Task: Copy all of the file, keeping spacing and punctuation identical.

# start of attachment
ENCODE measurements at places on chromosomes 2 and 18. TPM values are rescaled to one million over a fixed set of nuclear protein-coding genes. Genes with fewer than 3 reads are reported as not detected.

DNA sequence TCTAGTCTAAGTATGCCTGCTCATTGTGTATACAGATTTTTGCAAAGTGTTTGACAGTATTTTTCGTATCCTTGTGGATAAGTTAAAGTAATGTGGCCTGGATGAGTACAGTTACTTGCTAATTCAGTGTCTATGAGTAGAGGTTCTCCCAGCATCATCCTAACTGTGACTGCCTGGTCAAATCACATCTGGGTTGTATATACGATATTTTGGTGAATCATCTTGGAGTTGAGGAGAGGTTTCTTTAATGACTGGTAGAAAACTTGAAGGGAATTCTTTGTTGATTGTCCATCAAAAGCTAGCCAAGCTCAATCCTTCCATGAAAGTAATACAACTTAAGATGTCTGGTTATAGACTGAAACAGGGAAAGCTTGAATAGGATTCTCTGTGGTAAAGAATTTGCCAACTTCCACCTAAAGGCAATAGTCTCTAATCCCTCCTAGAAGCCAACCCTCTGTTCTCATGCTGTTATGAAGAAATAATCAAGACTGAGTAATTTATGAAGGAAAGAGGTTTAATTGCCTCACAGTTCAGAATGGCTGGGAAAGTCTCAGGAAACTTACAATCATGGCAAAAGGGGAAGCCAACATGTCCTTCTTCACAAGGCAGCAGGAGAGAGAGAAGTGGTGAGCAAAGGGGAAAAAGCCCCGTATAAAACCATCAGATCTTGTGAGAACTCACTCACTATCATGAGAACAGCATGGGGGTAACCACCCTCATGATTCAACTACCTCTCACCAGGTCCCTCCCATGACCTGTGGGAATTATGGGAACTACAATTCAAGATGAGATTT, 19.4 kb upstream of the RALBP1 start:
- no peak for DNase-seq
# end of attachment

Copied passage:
ENCODE measurements at places on chromosomes 2 and 18. TPM values are rescaled to one million over a fixed set of nuclear protein-coding genes. Genes with fewer than 3 reads are reported as not detected.

DNA sequence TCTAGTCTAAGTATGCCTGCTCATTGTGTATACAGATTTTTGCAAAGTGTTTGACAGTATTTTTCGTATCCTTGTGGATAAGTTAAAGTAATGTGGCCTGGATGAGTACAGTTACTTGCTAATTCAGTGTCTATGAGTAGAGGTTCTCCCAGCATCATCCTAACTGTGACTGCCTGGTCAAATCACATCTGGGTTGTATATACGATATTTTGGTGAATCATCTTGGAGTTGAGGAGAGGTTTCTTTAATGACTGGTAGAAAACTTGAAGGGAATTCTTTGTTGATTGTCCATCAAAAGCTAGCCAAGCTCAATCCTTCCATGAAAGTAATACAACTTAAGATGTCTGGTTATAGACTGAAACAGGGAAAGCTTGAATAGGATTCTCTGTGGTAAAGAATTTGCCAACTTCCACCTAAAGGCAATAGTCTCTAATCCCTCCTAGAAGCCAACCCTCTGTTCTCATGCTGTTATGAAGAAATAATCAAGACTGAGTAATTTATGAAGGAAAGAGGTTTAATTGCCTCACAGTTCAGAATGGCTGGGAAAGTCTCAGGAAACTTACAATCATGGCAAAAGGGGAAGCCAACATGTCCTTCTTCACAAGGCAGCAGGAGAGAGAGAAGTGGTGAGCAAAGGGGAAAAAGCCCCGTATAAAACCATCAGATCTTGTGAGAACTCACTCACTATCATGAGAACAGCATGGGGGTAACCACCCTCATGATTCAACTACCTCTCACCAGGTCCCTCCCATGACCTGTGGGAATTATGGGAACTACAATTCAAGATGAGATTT, 19.4 kb upstream of the RALBP1 start:
- no peak for DNase-seq